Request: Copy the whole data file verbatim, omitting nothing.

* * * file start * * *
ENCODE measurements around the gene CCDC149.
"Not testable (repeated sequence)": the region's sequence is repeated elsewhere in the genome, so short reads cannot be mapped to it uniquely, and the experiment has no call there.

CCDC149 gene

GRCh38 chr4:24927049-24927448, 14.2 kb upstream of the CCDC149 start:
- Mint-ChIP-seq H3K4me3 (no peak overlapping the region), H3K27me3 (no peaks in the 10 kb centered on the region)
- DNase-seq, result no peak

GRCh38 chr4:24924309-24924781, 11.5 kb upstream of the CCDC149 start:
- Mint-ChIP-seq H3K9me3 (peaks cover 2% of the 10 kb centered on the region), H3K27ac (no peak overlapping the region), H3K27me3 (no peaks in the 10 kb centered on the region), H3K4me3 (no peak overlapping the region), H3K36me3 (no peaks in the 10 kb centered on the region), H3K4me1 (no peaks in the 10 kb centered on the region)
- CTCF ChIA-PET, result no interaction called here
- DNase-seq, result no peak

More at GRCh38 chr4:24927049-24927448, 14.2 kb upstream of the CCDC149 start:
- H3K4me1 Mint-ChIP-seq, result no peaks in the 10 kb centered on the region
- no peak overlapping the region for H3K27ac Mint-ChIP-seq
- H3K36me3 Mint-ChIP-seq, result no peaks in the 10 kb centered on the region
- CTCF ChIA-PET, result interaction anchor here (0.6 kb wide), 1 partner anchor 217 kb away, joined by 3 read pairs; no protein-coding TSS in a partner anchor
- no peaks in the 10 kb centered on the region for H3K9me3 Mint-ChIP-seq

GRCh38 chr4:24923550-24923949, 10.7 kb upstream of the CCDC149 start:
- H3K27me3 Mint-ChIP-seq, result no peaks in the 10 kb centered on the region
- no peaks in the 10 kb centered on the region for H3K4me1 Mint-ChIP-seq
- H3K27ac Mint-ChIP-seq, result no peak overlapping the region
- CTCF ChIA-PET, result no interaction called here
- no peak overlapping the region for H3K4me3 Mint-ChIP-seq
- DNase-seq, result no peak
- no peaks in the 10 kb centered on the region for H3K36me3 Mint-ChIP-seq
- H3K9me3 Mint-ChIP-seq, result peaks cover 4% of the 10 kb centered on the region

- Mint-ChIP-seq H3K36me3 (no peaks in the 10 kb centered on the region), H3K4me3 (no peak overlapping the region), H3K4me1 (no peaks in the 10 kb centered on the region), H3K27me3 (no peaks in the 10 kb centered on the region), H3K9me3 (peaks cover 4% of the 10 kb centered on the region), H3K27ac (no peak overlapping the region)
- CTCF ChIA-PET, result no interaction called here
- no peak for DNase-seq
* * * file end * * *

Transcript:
ENCODE measurements around the gene CCDC149.
"Not testable (repeated sequence)": the region's sequence is repeated elsewhere in the genome, so short reads cannot be mapped to it uniquely, and the experiment has no call there.

CCDC149 gene

GRCh38 chr4:24927049-24927448, 14.2 kb upstream of the CCDC149 start:
- Mint-ChIP-seq H3K4me3 (no peak overlapping the region), H3K27me3 (no peaks in the 10 kb centered on the region)
- DNase-seq, result no peak

GRCh38 chr4:24924309-24924781, 11.5 kb upstream of the CCDC149 start:
- Mint-ChIP-seq H3K9me3 (peaks cover 2% of the 10 kb centered on the region), H3K27ac (no peak overlapping the region), H3K27me3 (no peaks in the 10 kb centered on the region), H3K4me3 (no peak overlapping the region), H3K36me3 (no peaks in the 10 kb centered on the region), H3K4me1 (no peaks in the 10 kb centered on the region)
- CTCF ChIA-PET, result no interaction called here
- DNase-seq, result no peak

More at GRCh38 chr4:24927049-24927448, 14.2 kb upstream of the CCDC149 start:
- H3K4me1 Mint-ChIP-seq, result no peaks in the 10 kb centered on the region
- no peak overlapping the region for H3K27ac Mint-ChIP-seq
- H3K36me3 Mint-ChIP-seq, result no peaks in the 10 kb centered on the region
- CTCF ChIA-PET, result interaction anchor here (0.6 kb wide), 1 partner anchor 217 kb away, joined by 3 read pairs; no protein-coding TSS in a partner anchor
- no peaks in the 10 kb centered on the region for H3K9me3 Mint-ChIP-seq

GRCh38 chr4:24923550-24923949, 10.7 kb upstream of the CCDC149 start:
- H3K27me3 Mint-ChIP-seq, result no peaks in the 10 kb centered on the region
- no peaks in the 10 kb centered on the region for H3K4me1 Mint-ChIP-seq
- H3K27ac Mint-ChIP-seq, result no peak overlapping the region
- CTCF ChIA-PET, result no interaction called here
- no peak overlapping the region for H3K4me3 Mint-ChIP-seq
- DNase-seq, result no peak
- no peaks in the 10 kb centered on the region for H3K36me3 Mint-ChIP-seq
- H3K9me3 Mint-ChIP-seq, result peaks cover 4% of the 10 kb centered on the region

- Mint-ChIP-seq H3K36me3 (no peaks in the 10 kb centered on the region), H3K4me3 (no peak overlapping the region), H3K4me1 (no peaks in the 10 kb centered on the region), H3K27me3 (no peaks in the 10 kb centered on the region), H3K9me3 (peaks cover 4% of the 10 kb centered on the region), H3K27ac (no peak overlapping the region)
- CTCF ChIA-PET, result no interaction called here
- no peak for DNase-seq